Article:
Ethics & Engagement across the Wellcome Trust Major Overseas Programmes
The Global Health Bioethics Network is a ten-year programme (2012-2022) to carry out ethics research and build ethics capacity across the Wellcome Trust’s Major Overseas Programmes (MOPs) in Kenya, Malawi, South Africa, Thailand-Laos, and Viet Nam. The Network is funded by a Wellcome Trust Strategic Award to the Ethox Centre and its partners at the MOPs.
This page will regularly feature current projects at each of the MOPs as well as at the Ethox Centre. If you would like your project to be featured on this page, please email email@example.com
Projects by our 2017 Global Health Bioethics Network Fellows
We propose a project to understand, in detail, attitudes and perceptions surrounding
vaccination uptake in a community at high risk of low vaccination uptake by both quantitative surveys and qualitative interviews and group discussions.
Chimwemwe's GHBN bursary supports her in her studies for an MSc in Visual, Material and Museum Anthropology with the University of Oxford. She will attend lectures and seminars on current practice and themes in visual, material and museum anthropology as well as a research methods class.
Nou Sanann and Tom Peto: Why are forests foci of malaria transmission in western Cambodia, and what can be done to protect forest workers and prevent forest-acquired malaria undermining malaria elimination in neighbouring villages?
This study aims to understand what goes on in forests in western Cambodia in order to assist the design of acceptable and effective interventions targeted at forest visitors.
This study will assess the acceptability and feasibility of TME and analyze the contribution of community engagement (CE) and other factors to the success of TME to date.
The project looks at sharing of unanonymised data. The primary research objective of this project is to understand what research stakeholders’ perspectives are about research studies sharing and accessing participants’ data that contains identification details.
This bursary project is nested within a larger PHD study exploring ethical issues for HDSS in SSA using a case study methodology. The project aims to describe the similarities and differences between HDSS sites in terms of their history, functioning and context.
Mitsunge Gondwe is a new GHBN Fellow this year, who has taken over this project, originally begun in 2013 by Neema Toto. The informed consent process remains a contentious issue in health research in resource limited settings. No research work has been done in Malawi to assess understanding of participants on informed consent process in different study contexts. This prospective project explores the challenges arising in obtaining informed consent in Paediatric observational and interventional research in general and acute/emergency hospital setting at Queen Elizabeth Central Hospital in Blantyre, Malawi.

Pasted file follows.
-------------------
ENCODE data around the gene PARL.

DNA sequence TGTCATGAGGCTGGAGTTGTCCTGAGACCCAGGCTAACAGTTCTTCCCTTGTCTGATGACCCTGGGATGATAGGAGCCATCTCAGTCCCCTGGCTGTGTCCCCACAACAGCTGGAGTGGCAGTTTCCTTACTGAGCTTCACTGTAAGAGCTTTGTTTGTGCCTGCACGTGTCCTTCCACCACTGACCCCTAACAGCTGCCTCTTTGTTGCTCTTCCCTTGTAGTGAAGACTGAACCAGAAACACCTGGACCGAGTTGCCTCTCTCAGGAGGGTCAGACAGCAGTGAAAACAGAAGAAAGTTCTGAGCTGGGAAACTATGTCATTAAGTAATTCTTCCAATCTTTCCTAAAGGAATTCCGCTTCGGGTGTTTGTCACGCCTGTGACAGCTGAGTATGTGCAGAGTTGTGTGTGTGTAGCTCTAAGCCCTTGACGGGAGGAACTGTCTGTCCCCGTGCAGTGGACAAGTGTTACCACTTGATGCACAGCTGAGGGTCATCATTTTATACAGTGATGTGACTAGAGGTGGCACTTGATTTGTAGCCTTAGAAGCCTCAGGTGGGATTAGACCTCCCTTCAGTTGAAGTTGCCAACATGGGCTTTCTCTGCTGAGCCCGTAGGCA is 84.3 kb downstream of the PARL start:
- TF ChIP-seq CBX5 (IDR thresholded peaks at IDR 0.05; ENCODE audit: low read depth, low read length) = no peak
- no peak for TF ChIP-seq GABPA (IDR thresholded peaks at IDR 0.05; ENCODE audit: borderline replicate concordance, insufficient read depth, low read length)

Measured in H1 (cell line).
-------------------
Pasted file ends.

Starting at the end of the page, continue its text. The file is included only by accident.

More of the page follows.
Projects by our 2016 Global Health Bioethics Network Fellows
The aim of this study is to investigate health practitioners concerns around the impact of the consent process for (a) surgical procedures, (b) recruiting patients who are awaiting surgical procedures into clinical research studies and (c) factors surrounding the recruitment process that may influence a patient’s decision to participate in either option a or b above from a health care practitioners perspective.
This project aims to strengthen the processes of translating research terminologies used in ICFs for medical research in Kilifi Kenya. This may lead to high quality translation of ICFs, improved consent
administration, and ultimately contribute to ethical conduct of health research at KEMRI Wellcome Trust Research Programme (KWTRP).
Kate Gooding is based in MLW’s Behaviour and Health Group. Part of her role involves close collaboration with the Science Communication team. Together with the team manager and M&E officer, she is working to strengthen monitoring and evaluation of MLW's community and public engagement activities, to support research on emerging engagement issues, and to ensure that plans for engagement are informed by clear goals and evidence.
The aim of the study is to explore community attitudes towards research and its ethics in Cambodia by interpreting what community members know about research and what research means for them.
This research project will focus on the ethical issues in relation to recruitment of teenagers and young people in clinical research in Myanmar. In Myanmar, there is a lack of research in young people and there is a need to develop guidance suited to this particular context.
Projects by our 2015 Global Health Bioethics Network Fellows
The primary research Ms Nguyen will focus on over the next year includes ethical aspects of collaborative research, such as informed consent, benefits and compensation, and the translation and dissemination of research results.
The main aim of the study is to explore people’s perspective on involving Men who have Sex with other Men (MSM) in HIV prevention research and learn from the stakeholders how Facilitated Film Viewings (FFV) as an approach can be integrated in the existing community engagement strategies.
The main aim of the study is to identify ethical challenges faced by FW as they conduct medical research, and to ultimately improve ethical research practice among FW at the institution. We will observe FW interactions with research participants and community members to have an in-depth understanding of the challenges faced. In-depth interviews with key stakeholders will also be carried out. Findings from this study will improve the conduct of ethical research among FW in Malawi.
Projects by our 2014 Global Health Bioethics Network Fellows
The main aim of the study is to explore the bioethics of integrating biometrics within the health care system and in medical research in Malawi through the perceptions of policy makers and communities. This project asks the question: What are the current perceptions of policy makers and communities in response to the integration of biometrics within the health care system and in medical research in Malawi?